Special Message from the Arch-Bishops
Message from ArchBishops (.doc) format, download here - MessageFromBishop
Message from Arch-Bishops in .PDF format, download here - MessageFromBishop
Diocesan Message in Word (.doc) format, download here - BishopMarch20
Diocesan Message in .PDF format, download here - BishopMarch20
Message from Arch-Bishops
17 To All Church of England Clergy
Dear Brothers and Sisters in Christ
We wanted to write to you today to offer you advice and encouragement at this very difficult time for the whole of our country. Please find attached to this letter some careful guidance. We write this letter having consulted with the bishops across the Church of England and are grateful to them for their wisdom and help.
Thank you for all that you do and will continue to do as disciples of Jesus Christ and ministers of the Gospel. We recognise what a very unusual and painful time this is for everyone and we want to stress that we are praying for you all and are very grateful for all that you are doing.
It has always been the historic vocation of the Church of England to be the Church for everyone. William Temple, one of the great Archbishops of Canterbury and York of the last century, is often quoted as saying that we are the one organisation which exists for the benefit of its “non-members”.
As the challenge of the coronavirus grips the world, and as the Government asks every individual and every organisation to rethink its life, we are now asking the Church of England in all its parishes, chaplaincies and ministries to serve all people in a new way.
Public worship will have to stop for a season. Our usual pattern of Sunday services and other mid-week gatherings must be put on hold. But this does not mean that the Church of England has shut up shop. Far from it. We need to look at new ways of serving everyone:
1. Where you can and where it is prudent, we encourage all clergy to continue their pattern of daily prayer and, if it is your practice and can be done within the constraints as set out, a daily Eucharist. It is vital to observe strictly the protocols of hygiene and, where necessary, self-isolation and social distancing.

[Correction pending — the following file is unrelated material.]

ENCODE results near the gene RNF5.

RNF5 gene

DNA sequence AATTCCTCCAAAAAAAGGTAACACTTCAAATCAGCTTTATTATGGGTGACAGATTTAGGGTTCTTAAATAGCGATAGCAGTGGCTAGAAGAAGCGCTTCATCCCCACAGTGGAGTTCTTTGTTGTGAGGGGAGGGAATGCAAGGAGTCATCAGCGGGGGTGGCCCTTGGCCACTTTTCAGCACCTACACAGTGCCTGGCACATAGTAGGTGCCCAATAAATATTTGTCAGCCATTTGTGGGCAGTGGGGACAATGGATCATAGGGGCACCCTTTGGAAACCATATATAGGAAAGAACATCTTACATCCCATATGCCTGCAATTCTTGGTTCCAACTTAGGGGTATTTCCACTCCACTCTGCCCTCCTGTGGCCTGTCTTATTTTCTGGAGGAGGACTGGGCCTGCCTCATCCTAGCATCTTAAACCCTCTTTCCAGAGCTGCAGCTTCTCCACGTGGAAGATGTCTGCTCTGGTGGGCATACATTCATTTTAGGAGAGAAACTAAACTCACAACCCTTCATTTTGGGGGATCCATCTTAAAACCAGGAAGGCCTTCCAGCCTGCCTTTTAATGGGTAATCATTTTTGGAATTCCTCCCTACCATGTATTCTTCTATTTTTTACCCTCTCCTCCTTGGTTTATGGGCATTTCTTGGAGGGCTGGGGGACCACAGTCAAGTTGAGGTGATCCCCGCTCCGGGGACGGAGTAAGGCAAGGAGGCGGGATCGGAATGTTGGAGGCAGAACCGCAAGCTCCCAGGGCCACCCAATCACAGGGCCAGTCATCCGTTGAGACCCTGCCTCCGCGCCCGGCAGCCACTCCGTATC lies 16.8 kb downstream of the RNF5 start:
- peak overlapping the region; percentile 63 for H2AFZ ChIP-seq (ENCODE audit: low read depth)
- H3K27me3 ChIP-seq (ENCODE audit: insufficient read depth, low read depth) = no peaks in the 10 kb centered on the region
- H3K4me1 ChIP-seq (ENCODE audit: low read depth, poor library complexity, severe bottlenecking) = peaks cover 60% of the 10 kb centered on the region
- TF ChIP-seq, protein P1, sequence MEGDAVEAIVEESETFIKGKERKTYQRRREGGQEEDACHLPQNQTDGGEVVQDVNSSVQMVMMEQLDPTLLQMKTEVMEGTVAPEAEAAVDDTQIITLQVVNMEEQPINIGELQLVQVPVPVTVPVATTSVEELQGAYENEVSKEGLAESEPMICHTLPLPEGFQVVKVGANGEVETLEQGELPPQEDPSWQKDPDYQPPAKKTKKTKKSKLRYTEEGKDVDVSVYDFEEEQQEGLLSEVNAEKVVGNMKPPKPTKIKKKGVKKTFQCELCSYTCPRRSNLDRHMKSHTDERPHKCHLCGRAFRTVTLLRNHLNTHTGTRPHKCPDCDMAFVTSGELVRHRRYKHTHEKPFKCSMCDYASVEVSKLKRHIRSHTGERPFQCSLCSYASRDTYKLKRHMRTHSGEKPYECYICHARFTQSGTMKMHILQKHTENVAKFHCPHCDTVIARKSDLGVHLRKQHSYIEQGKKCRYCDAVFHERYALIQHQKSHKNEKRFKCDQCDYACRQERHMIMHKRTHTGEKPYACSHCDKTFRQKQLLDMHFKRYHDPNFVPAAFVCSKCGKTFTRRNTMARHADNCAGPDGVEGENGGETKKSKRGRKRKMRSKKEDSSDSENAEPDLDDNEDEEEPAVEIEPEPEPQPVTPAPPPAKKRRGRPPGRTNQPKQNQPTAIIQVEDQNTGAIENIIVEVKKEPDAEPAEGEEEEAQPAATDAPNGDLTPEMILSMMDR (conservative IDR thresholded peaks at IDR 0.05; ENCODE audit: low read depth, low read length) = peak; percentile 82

This will not be public worship that everyone can attend, but an offering of prayer and praise for the nation and for the world. Please do of course keep the church buildings open for private prayer wherever possible as we know so many do all the time.
2. If churches and worshipping communities have the resources to live stream then they should do so. This will enable the people of God and anyone and everyone who looks to God for support and meaning in this time of crisis to participate in the life of worship at home. At the same time, both nationally and in our dioceses, we will produce and provide resources for prayer and worship in the home. This will be especially important for those who are self-isolating, but also for the benefit of everyone.
3. Many people are going to suffer during these coming months as the coronavirus reaches its peak. Tragically there will be deaths and so many will be grieving and fearful. We, the Church of Jesus Christ, with our sisters and brothers from other Christian churches, must be in the forefront of providing practical care and support for the most poor and the most vulnerable, and we offer our services to all those who are beginning to think through how best to provide for those in need. Being a part of the Church of England is going to look very different in the days ahead.
Our life is going to be less characterised by attendance at church on Sunday, and more characterised by the prayer and service we offer each day. We may not be able to pray with people in the ways that we are used to, but we can certainly pray for people. And we can certainly offer practical care and support.